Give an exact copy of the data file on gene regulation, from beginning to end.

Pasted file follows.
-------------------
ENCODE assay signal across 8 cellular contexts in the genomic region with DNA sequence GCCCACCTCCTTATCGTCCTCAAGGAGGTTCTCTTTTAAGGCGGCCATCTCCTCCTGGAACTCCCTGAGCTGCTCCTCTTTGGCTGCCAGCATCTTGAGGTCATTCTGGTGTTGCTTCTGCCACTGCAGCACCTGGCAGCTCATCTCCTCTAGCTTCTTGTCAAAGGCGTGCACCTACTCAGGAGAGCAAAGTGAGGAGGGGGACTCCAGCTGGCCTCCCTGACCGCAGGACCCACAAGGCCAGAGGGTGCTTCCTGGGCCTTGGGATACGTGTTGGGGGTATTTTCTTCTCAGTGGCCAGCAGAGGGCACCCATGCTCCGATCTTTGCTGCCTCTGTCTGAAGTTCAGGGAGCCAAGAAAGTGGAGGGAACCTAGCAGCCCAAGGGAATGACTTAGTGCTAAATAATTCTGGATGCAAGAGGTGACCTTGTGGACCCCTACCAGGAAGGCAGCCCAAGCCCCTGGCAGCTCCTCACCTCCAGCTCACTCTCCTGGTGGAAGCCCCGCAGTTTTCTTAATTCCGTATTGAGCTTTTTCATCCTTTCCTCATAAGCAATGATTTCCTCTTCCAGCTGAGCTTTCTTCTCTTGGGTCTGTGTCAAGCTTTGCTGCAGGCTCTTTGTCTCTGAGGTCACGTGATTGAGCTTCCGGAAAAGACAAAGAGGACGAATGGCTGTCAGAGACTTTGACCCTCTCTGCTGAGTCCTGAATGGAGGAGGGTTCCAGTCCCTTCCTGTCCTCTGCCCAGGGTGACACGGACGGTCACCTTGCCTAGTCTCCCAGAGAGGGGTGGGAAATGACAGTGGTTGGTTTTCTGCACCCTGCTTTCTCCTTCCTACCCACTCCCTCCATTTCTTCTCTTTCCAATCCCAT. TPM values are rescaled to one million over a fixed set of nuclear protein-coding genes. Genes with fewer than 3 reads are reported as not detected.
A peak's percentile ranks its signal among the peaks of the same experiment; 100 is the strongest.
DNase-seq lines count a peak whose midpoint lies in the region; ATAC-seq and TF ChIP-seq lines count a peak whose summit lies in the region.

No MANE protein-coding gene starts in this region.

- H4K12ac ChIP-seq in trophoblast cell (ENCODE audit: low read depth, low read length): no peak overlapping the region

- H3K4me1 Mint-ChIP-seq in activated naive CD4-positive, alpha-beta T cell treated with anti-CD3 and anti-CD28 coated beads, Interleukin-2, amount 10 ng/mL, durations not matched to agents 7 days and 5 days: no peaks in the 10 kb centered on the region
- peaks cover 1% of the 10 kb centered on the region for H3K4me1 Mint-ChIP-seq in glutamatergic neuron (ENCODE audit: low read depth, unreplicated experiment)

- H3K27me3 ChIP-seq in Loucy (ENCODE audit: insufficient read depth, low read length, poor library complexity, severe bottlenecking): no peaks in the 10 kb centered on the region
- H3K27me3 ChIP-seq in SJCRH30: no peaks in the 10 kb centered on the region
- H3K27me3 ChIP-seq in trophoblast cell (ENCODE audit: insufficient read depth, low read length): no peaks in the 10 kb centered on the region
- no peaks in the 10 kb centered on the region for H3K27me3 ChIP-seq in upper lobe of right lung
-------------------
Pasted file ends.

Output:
ENCODE assay signal across 8 cellular contexts in the genomic region with DNA sequence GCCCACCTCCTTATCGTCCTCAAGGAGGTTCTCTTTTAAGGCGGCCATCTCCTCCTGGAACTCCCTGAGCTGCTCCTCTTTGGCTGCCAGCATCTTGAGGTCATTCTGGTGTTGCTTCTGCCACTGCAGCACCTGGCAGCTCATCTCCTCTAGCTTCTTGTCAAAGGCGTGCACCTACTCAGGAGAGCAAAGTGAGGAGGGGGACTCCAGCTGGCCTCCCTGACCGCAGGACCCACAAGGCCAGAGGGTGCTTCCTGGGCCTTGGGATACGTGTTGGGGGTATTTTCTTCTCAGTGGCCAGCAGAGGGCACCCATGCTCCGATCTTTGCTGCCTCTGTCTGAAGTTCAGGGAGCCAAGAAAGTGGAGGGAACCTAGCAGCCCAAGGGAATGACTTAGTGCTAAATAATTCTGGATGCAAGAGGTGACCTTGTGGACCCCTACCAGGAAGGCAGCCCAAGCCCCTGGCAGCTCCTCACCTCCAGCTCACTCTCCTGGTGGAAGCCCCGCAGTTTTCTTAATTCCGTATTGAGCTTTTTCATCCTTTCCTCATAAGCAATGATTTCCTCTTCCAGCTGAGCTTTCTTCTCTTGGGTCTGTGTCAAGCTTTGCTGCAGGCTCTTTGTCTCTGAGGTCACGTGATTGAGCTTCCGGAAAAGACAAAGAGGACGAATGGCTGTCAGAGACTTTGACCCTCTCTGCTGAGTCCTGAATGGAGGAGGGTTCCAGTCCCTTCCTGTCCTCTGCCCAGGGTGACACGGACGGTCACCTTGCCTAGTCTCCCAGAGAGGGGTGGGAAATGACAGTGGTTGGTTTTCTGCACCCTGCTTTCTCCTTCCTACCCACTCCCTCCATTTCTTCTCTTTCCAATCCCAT. TPM values are rescaled to one million over a fixed set of nuclear protein-coding genes. Genes with fewer than 3 reads are reported as not detected.
A peak's percentile ranks its signal among the peaks of the same experiment; 100 is the strongest.
DNase-seq lines count a peak whose midpoint lies in the region; ATAC-seq and TF ChIP-seq lines count a peak whose summit lies in the region.

No MANE protein-coding gene starts in this region.

- H4K12ac ChIP-seq in trophoblast cell (ENCODE audit: low read depth, low read length): no peak overlapping the region

- H3K4me1 Mint-ChIP-seq in activated naive CD4-positive, alpha-beta T cell treated with anti-CD3 and anti-CD28 coated beads, Interleukin-2, amount 10 ng/mL, durations not matched to agents 7 days and 5 days: no peaks in the 10 kb centered on the region
- peaks cover 1% of the 10 kb centered on the region for H3K4me1 Mint-ChIP-seq in glutamatergic neuron (ENCODE audit: low read depth, unreplicated experiment)

- H3K27me3 ChIP-seq in Loucy (ENCODE audit: insufficient read depth, low read length, poor library complexity, severe bottlenecking): no peaks in the 10 kb centered on the region
- H3K27me3 ChIP-seq in SJCRH30: no peaks in the 10 kb centered on the region
- H3K27me3 ChIP-seq in trophoblast cell (ENCODE audit: insufficient read depth, low read length): no peaks in the 10 kb centered on the region
- no peaks in the 10 kb centered on the region for H3K27me3 ChIP-seq in upper lobe of right lung